“The people scurried about the surrounding country and brought the sick to wherever they heard Jesus was” (Mark 6:55).
The holiness of God is emphasized throughout the scriptures, evident in today’s story in 1 Kings 8 about bringing the Ark of the Covenant to Jerusalem. The focal point of the presence of God is a gold box topped by two angels, their wings spread out to cover it and its contents, the two stone tablets of the Law given to Moses at Sinai.
The Ark had accompanied the People during their wandering in the desert and had been housed in a tent. Now that the kingdom was established, Solomon was building a magnificent temple for the Ark. Because God is ineffable and the divine name inexpressible, the divine presence is experienced as a dark cloud that fills the temple’s sanctuary and inner chamber called the Holy of Holies.
An even greater mystery for Christians is the belief that God was present in the person of Jesus. The Incarnation– God’s Word made flesh and dwelling among us — is the central claim of Christianity, and it goes infinitely beyond the core tenets of Judaism and Islam, the other religions of the Book. It would take generations and several centuries for the church to find any formula to begin to express how God and Jesus are one, but without this belief, the Christian faith collapses.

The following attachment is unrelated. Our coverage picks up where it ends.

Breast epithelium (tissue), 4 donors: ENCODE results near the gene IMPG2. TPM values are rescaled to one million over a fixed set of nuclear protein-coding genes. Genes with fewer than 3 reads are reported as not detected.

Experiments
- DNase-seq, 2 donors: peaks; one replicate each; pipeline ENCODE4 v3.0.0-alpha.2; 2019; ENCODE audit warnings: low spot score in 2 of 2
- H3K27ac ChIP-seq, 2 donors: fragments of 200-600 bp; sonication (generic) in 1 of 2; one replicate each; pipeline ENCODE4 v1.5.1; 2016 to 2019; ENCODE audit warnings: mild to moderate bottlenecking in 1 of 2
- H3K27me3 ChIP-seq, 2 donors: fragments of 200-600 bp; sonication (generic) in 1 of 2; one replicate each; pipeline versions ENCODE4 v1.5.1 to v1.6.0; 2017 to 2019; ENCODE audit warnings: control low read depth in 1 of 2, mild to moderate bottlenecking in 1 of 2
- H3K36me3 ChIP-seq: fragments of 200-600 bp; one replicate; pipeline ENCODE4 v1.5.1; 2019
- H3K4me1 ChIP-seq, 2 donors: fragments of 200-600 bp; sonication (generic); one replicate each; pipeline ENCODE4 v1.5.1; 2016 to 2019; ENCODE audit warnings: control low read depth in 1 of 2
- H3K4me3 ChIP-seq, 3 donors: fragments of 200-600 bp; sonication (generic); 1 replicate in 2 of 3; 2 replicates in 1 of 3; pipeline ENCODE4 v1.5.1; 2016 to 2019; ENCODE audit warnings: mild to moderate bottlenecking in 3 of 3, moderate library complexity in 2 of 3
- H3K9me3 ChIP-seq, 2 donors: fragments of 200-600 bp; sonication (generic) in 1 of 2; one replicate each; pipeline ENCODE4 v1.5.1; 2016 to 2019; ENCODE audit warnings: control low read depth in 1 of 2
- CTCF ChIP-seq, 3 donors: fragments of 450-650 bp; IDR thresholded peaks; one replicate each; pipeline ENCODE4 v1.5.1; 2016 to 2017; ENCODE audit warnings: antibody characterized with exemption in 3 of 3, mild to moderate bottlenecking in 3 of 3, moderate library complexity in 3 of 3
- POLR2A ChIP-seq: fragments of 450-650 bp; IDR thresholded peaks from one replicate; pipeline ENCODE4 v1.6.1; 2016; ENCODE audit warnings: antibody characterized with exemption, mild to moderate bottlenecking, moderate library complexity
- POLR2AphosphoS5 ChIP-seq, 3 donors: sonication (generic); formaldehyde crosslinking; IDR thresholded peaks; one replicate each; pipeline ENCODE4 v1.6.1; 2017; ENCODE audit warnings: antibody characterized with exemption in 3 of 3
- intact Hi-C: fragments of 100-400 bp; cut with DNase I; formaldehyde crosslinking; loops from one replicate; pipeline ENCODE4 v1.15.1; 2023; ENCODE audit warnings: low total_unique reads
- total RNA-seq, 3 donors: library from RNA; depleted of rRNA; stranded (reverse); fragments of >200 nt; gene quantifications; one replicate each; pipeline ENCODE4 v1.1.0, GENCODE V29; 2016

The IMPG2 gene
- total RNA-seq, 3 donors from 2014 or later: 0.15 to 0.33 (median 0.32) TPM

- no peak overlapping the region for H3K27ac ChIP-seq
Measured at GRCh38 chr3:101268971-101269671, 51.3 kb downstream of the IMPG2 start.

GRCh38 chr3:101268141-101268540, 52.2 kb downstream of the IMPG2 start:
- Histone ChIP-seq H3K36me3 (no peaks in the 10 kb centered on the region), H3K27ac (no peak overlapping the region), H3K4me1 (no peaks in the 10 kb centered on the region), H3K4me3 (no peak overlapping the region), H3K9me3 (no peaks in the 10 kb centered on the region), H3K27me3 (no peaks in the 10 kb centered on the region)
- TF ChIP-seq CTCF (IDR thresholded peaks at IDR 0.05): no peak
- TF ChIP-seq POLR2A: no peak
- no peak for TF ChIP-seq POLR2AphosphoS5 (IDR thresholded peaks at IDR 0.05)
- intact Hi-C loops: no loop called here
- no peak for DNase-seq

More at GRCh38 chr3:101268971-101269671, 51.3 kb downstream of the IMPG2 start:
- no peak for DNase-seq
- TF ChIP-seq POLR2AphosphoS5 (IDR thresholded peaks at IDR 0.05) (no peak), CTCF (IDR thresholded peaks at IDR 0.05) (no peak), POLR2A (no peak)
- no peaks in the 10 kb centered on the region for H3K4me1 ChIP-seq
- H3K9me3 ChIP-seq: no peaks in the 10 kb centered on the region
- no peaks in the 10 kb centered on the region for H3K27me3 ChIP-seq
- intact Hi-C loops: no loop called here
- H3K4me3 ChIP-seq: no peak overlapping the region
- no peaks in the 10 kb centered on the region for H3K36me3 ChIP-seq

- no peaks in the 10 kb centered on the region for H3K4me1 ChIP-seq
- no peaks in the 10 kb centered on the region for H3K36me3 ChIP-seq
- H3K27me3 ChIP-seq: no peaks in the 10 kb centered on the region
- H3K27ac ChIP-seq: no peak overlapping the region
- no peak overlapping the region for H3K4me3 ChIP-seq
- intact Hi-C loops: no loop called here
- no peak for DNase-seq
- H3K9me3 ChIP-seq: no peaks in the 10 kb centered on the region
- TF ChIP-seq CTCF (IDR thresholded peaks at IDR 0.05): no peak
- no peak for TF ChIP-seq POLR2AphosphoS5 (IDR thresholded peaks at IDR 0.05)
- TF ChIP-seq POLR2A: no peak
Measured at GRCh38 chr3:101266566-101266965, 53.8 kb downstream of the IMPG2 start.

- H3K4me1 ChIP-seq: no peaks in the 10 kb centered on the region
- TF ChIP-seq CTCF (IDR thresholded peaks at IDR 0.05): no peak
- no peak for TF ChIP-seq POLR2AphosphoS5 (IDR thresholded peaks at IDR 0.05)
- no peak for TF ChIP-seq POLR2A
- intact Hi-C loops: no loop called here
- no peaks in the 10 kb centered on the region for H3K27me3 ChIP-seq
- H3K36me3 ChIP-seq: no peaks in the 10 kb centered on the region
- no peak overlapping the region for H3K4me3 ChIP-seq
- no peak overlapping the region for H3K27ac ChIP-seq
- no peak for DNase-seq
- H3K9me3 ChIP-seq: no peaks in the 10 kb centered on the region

Pope Francis has described our faith as an encounter. Without meeting God in Jesus in our most intimate consciousness and in our neighbor, no amount of theology will draw us into this mystery. In today’s Gospel we see how accessible Jesus was in his humanity and how transparent his holiness was in his ministry. The crowds brought their sick to him, hoping just to touch his clothing, for power was flowing out of him and restoring everyone who came close to him.
We, too, are meant to encounter Jesus and to “touch” God in him both in prayer and in our care for one another. If we deny the Incarnation, we divide reality into physical and spiritual realms that never touch, with a distant God on one side and our human frailty and mortality on the other. Or we can bridge the two in the person of Jesus, truly divine and truly human. He then becomes our point of contact and path to life with God.
Even if we cannot understand this mystery, faith moves us to seek God in our relationships and daily experiences. The Word we read each day is a living voice and another way we access the Real Presence. To be in touch with Jesus is the source of all holiness and our way to bring God’s touch to those we serve and minister to.